09-07-2017, 06:33 AM

(09-07-2017, 06:26 AM)DerVVulfman Wrote: += Now that's a shortcut. Instead of saying a = a + 1, you say a += 1. So each time we see a value of 'a', we add 1 to it.

-= Another shortcut. Just like above, this one subtracts from the value in question.

< is a 'comparison' operator. It means 'lesser than', and is used in checks like if a < b. If the value of a is 15 and the value of b is 4, then it would be like if 15 is less than 3... Obviously not! That test would FAIL.

And yeah, it is also used for the whole inheritance thing. Pacman here does double duty.

> is another 'comparison' operator. It means 'greater than', and is used in checks like if a > b. So again, if the value of a is 15 and the value of b is 4, then it would be like if 15 is greater than 3... NOW it works! So that IF... block of code will run!

<= and >= respectively mean 'less than or equal to' and 'greater than or equal to' Remember the test of if a < b? If a was set to 5 and b was set to 5, then it would be if 5 was less than 5.... and again, FAIL. But if we did if a <= b, it would work because it was not if a was less than OR EQUAL TO!!!

Equal signs!!! What is different between = and == ? Well, the first replaces the contents of a variable and one does a comparison test.

a = 4 .... this replaces the contents of variable 'a' with the value of '4'

if a == 4 .... this tests if the contents of variable 'a' equals '4'

Oh, the MODULO symbol!!! It means the 'remainder'

%... otherwise the percentage symbol, it is used in programming to get the REMAINDER value of a division. Like... um...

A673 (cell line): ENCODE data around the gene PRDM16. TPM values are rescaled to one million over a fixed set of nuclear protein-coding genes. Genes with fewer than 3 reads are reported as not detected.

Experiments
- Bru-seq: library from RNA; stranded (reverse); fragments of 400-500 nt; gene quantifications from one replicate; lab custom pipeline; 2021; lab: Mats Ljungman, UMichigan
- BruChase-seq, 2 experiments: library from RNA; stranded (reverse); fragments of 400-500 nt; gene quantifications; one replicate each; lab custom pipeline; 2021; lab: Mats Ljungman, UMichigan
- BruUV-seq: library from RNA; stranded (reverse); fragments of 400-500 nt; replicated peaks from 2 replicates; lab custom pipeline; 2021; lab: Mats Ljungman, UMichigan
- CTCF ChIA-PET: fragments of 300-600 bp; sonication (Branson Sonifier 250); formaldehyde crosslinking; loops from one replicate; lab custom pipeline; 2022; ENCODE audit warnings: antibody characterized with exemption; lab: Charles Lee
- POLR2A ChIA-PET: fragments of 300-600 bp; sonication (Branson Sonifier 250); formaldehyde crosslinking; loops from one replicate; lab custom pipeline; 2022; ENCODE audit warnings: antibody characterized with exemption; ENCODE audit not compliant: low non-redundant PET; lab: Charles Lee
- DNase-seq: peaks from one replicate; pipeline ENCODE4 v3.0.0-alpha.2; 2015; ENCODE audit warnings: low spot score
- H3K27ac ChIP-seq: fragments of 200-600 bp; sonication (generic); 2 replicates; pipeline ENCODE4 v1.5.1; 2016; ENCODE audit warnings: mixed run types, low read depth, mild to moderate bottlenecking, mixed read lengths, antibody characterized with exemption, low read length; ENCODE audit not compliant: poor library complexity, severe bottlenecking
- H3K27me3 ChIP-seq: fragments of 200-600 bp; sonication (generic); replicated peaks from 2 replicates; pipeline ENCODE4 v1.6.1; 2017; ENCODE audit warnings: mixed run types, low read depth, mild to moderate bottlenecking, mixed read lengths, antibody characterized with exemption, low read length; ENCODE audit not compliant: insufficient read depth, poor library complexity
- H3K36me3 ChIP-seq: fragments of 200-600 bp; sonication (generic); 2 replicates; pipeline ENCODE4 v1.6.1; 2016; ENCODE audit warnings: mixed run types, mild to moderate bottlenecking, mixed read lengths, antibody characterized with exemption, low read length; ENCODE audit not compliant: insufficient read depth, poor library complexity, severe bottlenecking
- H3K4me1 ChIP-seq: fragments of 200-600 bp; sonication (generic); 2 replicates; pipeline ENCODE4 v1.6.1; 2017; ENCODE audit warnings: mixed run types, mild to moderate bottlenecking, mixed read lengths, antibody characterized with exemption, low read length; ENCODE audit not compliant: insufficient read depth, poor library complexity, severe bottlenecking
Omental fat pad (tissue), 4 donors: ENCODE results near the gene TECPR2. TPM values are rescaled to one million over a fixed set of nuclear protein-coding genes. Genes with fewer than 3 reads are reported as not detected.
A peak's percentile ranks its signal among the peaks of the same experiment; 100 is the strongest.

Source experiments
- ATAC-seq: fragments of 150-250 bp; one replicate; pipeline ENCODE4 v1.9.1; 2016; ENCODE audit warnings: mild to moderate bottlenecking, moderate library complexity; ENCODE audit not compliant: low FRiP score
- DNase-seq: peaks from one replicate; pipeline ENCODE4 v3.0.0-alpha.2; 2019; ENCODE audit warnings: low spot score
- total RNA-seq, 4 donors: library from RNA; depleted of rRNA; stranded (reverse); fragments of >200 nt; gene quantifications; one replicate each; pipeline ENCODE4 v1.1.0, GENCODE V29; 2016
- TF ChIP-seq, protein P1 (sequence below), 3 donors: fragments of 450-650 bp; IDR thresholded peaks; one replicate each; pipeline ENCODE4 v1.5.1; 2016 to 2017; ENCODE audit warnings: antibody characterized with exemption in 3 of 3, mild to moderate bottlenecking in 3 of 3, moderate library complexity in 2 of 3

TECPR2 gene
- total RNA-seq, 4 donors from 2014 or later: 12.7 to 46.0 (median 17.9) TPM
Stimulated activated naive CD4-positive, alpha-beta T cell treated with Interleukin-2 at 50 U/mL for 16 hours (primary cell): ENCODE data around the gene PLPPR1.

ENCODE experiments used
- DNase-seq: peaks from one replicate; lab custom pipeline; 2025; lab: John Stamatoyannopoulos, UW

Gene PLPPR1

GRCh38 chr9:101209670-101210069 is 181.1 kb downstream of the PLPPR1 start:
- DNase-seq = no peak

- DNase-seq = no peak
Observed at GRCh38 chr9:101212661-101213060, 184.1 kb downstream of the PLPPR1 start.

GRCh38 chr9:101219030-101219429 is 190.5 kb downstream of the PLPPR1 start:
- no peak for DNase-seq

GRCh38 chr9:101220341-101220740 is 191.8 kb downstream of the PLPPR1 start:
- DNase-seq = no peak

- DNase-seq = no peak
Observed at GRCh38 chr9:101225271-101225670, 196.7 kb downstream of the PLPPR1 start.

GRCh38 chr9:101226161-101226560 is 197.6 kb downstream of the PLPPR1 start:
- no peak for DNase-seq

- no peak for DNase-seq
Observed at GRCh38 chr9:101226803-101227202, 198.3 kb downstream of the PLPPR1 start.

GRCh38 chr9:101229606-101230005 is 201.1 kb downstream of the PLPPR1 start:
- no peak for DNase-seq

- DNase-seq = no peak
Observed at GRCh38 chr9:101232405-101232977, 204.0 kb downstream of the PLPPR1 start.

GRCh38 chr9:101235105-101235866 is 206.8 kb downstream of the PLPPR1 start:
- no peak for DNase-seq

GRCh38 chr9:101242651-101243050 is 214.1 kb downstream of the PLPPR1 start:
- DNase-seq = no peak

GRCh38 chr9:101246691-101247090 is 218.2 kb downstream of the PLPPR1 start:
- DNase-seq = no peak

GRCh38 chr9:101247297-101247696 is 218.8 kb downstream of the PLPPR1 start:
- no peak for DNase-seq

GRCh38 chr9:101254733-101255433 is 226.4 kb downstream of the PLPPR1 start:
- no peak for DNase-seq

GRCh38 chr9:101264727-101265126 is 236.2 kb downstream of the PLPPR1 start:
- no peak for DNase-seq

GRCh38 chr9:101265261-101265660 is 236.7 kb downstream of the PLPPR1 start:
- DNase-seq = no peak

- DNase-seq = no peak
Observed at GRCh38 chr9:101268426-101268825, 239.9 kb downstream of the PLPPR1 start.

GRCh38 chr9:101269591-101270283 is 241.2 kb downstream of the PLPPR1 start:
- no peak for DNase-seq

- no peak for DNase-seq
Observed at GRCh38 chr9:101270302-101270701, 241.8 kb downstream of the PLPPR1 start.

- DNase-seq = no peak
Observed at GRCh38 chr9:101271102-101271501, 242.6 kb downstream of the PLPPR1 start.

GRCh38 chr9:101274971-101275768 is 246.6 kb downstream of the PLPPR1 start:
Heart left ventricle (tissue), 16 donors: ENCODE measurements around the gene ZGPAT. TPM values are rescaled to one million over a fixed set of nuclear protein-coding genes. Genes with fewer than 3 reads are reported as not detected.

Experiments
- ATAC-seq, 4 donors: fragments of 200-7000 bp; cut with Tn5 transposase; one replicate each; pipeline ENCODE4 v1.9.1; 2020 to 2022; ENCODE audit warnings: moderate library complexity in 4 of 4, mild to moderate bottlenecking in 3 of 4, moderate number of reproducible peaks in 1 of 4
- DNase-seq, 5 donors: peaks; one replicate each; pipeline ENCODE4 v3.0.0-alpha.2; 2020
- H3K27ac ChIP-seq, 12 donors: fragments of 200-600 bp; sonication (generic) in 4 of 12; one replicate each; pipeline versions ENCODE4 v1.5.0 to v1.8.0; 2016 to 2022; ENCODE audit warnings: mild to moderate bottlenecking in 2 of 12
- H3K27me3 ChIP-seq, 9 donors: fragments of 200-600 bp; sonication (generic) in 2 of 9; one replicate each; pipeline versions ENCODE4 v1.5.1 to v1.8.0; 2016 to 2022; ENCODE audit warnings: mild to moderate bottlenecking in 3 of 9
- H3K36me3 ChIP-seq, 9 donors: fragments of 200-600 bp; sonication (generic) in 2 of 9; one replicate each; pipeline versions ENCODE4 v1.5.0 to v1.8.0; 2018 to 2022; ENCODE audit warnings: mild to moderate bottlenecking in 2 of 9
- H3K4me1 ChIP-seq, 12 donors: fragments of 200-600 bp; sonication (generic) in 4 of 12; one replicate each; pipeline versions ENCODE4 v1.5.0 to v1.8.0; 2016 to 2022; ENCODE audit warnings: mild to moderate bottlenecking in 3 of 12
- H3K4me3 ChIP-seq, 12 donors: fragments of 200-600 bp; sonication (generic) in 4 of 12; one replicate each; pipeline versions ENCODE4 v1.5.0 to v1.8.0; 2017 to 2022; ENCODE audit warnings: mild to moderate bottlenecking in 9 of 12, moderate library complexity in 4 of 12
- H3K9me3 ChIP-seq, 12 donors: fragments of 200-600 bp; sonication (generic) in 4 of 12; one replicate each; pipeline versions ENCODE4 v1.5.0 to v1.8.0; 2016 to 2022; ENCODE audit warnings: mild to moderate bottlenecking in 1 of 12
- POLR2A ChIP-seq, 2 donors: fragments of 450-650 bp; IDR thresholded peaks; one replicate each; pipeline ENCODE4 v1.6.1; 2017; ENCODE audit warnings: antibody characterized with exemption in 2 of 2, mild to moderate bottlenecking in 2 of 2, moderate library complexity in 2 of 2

If you divide 9 by 3, your value is 3, right? There's no remainder. It's clean and has nothing fractional. But if you divide 9 by 2, you get 4 1/2 (or 4.5)

NOW unless you tell the program that you are dealing with numbers with decimal values (we call them floats), you're only going to end up with whole numbers. So an INTEGER version of 9 divided by 2 would actually equal 4! That's where modulo comes in... it gets the remainder (or leftover part). So the 9 % 2 would be '1' It can handle dividing 8 by 2, and has a leftover 1 remaining.

EDIT: Was I typing so long??????

OHHHHHH so = equals will convert the 1st thing into the 2nd thing?! while == will see if they're the same!

ok so % is still a tad confusing? its like the smart way to divide?

yeah you type for a LOOONG time lol!

division is done with "/" right?

what does "\" do then?

or != I see that one pop up a few times

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